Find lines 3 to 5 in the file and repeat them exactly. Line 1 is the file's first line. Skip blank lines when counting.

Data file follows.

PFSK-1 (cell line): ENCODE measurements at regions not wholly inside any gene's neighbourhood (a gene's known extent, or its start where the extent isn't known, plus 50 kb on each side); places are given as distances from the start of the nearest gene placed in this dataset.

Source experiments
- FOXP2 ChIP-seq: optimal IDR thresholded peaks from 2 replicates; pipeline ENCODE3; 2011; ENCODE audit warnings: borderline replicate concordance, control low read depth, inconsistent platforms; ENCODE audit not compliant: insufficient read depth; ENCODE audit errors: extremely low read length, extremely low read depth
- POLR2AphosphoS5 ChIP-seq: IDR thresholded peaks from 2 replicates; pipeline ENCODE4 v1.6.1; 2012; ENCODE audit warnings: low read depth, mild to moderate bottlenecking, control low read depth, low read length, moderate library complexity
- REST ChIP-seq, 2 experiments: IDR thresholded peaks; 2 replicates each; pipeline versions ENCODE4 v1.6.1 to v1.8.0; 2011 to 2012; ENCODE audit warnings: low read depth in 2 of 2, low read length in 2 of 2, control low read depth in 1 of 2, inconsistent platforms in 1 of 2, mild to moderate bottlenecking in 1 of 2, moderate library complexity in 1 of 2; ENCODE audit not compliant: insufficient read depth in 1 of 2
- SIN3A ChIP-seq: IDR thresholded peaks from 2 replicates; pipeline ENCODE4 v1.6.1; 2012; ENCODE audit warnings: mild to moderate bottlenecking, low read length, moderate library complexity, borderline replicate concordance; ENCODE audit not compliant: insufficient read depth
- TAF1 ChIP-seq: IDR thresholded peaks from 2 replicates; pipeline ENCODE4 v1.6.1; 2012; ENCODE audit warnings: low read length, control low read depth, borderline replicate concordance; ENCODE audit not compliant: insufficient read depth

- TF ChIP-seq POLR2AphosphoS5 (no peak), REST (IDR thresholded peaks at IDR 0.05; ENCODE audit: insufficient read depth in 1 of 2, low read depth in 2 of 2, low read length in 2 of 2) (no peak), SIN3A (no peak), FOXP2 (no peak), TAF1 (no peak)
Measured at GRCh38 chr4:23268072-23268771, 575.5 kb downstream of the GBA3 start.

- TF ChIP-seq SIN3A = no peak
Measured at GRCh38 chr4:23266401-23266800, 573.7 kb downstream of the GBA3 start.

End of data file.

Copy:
- FOXP2 ChIP-seq: optimal IDR thresholded peaks from 2 replicates; pipeline ENCODE3; 2011; ENCODE audit warnings: borderline replicate concordance, control low read depth, inconsistent platforms; ENCODE audit not compliant: insufficient read depth; ENCODE audit errors: extremely low read length, extremely low read depth
- POLR2AphosphoS5 ChIP-seq: IDR thresholded peaks from 2 replicates; pipeline ENCODE4 v1.6.1; 2012; ENCODE audit warnings: low read depth, mild to moderate bottlenecking, control low read depth, low read length, moderate library complexity
- REST ChIP-seq, 2 experiments: IDR thresholded peaks; 2 replicates each; pipeline versions ENCODE4 v1.6.1 to v1.8.0; 2011 to 2012; ENCODE audit warnings: low read depth in 2 of 2, low read length in 2 of 2, control low read depth in 1 of 2, inconsistent platforms in 1 of 2, mild to moderate bottlenecking in 1 of 2, moderate library complexity in 1 of 2; ENCODE audit not compliant: insufficient read depth in 1 of 2